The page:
BANGOR, Maine — The Bangor-area state Senate matchup between Republican Sen. Nichi Farnham and Democrat Geoffrey Gratwick is attracting more spending from outside groups than any other state legislative race this election cycle.

The $326,000 spent by the state’s two political parties and a handful of political action committees has led to a barrage of mailings, TV ads and radio spots aimed at Bangor and Hermon residents as they decide how to vote on Nov. 6.

“We should have a sense of outrage that this election is being decided by outside money,” said Gratwick. “If I lose, it’s going to be not because of my message. It’s going to be because of untruths told by people from away.”

Farnham said she’s trying not to let the messages from outside groups get in the way of her own. “That is a disheartening aspect when there is an exchange of messages beyond the scope of my immediate campaign,” she said. “I’m still focusing on my plan of getting out to voters door-to-door in my running shoes.”

As of Wednesday, outside groups had spent the majority of the $326,000 on publicity opposing the candidates. Republican-allied groups had spent $149,000 opposing Gratwick and $18,000 supporting Farnham. Groups allied with Democrats had spent $105,000 opposing Farnham and $54,000 supporting Gratwick.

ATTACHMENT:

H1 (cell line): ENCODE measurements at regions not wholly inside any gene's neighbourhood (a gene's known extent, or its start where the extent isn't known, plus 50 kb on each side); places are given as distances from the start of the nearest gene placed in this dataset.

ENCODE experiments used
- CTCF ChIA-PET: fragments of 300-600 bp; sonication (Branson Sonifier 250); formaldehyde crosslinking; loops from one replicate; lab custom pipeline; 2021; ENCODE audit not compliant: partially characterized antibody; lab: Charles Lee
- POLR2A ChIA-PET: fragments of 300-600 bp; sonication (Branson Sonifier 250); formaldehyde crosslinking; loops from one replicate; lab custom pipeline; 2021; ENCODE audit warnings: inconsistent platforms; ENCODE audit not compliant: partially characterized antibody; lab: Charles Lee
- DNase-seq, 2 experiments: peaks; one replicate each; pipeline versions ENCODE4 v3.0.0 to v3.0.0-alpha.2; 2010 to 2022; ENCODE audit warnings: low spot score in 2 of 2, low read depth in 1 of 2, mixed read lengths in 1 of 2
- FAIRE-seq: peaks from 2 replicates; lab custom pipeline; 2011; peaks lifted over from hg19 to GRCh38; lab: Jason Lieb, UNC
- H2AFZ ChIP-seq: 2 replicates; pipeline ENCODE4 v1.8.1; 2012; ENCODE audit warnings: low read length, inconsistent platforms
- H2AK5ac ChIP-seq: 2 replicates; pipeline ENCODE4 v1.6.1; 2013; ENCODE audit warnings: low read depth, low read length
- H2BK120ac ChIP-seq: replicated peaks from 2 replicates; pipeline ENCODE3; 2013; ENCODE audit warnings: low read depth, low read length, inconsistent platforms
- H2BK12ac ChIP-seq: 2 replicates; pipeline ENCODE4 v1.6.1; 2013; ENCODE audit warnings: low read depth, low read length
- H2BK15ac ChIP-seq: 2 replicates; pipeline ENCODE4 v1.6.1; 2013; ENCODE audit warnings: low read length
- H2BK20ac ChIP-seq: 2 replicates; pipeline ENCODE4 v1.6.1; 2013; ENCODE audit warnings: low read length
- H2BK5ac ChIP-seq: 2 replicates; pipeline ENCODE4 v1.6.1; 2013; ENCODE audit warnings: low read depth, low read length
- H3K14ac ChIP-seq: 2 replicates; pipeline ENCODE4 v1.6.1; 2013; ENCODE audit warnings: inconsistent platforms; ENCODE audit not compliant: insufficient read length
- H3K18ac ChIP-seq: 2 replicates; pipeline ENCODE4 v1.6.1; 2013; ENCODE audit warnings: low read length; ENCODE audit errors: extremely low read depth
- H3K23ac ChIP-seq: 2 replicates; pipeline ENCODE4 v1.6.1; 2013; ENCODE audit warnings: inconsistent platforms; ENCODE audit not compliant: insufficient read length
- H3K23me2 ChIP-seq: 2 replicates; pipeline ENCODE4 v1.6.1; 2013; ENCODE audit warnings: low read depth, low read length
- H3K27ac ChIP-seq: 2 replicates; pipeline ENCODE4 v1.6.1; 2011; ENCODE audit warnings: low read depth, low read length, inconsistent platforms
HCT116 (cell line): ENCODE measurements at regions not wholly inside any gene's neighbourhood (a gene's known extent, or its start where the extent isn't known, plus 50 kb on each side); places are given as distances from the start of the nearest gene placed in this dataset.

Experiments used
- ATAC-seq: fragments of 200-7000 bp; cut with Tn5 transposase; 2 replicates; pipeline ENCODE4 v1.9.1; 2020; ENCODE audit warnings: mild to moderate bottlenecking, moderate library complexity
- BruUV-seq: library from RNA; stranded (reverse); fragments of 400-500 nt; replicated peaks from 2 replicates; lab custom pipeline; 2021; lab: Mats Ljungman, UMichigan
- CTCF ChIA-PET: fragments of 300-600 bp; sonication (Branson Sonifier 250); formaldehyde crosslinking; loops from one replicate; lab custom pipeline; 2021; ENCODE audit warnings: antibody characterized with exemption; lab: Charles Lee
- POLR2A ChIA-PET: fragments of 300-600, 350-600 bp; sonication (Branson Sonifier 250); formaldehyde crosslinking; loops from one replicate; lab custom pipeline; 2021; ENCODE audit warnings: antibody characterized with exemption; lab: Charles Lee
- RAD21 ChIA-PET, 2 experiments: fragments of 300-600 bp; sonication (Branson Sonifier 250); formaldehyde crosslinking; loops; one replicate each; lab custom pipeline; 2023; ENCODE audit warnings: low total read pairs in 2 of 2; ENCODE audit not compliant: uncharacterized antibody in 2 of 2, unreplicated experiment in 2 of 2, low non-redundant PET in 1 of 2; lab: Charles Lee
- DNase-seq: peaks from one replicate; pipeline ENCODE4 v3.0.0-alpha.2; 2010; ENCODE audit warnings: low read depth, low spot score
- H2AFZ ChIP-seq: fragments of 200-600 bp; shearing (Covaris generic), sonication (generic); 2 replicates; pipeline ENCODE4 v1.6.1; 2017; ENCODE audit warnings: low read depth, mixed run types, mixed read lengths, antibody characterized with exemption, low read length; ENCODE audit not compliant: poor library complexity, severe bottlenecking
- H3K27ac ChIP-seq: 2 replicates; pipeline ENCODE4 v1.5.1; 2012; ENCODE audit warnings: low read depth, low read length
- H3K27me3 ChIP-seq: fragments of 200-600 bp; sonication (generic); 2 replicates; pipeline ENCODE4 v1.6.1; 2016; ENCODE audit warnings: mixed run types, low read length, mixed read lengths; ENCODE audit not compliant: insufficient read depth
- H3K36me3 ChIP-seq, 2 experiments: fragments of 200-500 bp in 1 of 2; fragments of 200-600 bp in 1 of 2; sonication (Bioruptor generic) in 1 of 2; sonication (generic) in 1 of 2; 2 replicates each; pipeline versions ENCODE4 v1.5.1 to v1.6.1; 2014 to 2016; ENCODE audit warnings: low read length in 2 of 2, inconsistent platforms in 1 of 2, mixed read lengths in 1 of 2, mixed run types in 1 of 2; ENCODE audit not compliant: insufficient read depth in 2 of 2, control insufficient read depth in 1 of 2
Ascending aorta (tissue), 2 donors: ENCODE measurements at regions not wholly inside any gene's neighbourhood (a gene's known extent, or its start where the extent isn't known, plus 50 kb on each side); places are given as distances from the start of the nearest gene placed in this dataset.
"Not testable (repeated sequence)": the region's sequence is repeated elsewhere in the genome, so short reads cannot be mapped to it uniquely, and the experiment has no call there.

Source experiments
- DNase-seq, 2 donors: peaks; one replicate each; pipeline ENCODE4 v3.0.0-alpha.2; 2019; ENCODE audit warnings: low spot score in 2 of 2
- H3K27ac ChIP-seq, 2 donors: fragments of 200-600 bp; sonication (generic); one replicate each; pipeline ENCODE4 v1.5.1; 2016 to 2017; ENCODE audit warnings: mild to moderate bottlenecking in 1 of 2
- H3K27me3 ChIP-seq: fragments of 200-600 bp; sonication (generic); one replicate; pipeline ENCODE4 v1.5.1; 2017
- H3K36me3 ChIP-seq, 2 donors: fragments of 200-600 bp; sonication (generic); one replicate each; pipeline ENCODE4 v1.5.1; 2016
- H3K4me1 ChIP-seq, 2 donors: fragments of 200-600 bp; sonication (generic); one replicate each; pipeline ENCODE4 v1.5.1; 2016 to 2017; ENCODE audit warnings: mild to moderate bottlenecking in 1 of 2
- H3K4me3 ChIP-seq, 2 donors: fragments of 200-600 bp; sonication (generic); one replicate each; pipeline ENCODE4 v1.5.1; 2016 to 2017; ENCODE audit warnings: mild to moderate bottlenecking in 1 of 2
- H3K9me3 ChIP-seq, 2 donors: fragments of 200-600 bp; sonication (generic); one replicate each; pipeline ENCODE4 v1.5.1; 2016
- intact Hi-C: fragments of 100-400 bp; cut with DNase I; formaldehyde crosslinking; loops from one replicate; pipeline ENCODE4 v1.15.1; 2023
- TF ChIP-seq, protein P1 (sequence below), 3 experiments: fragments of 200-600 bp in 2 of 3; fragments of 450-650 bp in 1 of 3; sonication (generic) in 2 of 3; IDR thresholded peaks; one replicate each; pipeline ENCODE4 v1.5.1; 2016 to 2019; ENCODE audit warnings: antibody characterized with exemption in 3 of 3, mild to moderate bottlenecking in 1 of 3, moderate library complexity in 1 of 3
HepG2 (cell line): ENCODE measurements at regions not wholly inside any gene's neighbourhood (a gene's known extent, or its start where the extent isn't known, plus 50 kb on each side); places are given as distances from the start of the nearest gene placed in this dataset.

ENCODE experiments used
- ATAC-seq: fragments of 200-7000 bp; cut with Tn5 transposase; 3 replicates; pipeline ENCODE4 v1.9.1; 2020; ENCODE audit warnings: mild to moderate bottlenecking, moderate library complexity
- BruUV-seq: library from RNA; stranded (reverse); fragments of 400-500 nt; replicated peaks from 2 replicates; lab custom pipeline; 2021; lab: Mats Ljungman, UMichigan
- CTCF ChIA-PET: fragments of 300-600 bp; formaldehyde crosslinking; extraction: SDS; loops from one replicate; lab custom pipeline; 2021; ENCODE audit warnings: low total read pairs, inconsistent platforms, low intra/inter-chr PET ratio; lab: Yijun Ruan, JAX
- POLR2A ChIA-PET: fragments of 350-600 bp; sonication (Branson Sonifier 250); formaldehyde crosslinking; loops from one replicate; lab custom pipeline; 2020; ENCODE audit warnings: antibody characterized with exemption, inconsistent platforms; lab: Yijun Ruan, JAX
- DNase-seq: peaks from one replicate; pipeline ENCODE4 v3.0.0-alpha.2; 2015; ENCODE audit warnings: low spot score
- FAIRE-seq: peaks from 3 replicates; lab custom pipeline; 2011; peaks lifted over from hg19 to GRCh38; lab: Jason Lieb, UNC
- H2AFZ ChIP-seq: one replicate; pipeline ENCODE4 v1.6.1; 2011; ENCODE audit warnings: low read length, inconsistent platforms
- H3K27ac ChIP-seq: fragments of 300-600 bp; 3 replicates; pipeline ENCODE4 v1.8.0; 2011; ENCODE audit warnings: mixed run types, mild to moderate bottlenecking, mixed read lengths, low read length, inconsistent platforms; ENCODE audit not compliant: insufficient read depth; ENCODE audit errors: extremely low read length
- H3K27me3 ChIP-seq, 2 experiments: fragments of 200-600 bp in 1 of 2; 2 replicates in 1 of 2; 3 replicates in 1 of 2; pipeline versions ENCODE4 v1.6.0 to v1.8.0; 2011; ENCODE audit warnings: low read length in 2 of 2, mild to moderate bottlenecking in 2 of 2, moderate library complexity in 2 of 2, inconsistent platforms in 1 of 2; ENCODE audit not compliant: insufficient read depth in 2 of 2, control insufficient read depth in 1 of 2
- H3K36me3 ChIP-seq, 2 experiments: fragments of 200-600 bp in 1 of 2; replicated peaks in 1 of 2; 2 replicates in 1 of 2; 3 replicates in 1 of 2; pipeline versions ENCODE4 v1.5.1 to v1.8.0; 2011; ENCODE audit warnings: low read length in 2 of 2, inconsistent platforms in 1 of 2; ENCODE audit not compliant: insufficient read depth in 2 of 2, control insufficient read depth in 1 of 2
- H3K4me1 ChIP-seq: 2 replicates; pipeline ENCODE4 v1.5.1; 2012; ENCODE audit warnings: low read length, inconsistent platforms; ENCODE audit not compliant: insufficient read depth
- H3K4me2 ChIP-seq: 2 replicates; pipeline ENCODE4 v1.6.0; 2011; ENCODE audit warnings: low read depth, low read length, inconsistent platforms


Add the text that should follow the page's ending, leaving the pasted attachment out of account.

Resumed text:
Outside spending has surpassed the $100,000 mark in four other state Senate races, according to the Maine Ethics Commission. Outside groups have spent $190,000 in Senate District 6, where Republican Ruth Summers of Scarborough — wife of Maine Secretary of State Charlie Summers, the Republican candidate for U.S. Senate — is facing Democrat Jim Boyle of Gorham. And in Senate District 17, outside groups have spent nearly $146,000 on the matchup between first-term Sen. Garrett Mason, R-Lisbon, and Democratic challenger Colleen Quint of Minot.

Races in Senate District 15, where Sen. Lois Snowe-Mello, R-Poland, is defending her seat from a challenge by Auburn Democrat John Cleveland, and Senate District 25, where Waterville Democrat Colleen Lachowicz is trying to unseat first-term Republican Sen. Tom Martin of Benton, have also crossed the $100,000 mark in outside spending.

Statewide, outside groups had spent $1.9 million on state legislative contests as of Monday morning, setting a new record with two weeks to go before the Nov. 6 election. That amount exceeded the $1.5 million total spent in 2010, which was more than double the $635,000 spent in 2008.

The spending is likely to only pick up between now and Election Day, as it typically does in the two weeks before an election, said Jonathan Wayne, executive director of the Maine Ethics Commission.

“Particularly in the districts that are viewed as more competitive, when voters see paid mailings and ads, the chances are pretty good they’re being paid for by groups other than the candidates’ campaign,” he said.

Under Maine election law, outside groups generally can’t coordinate their spending with candidates.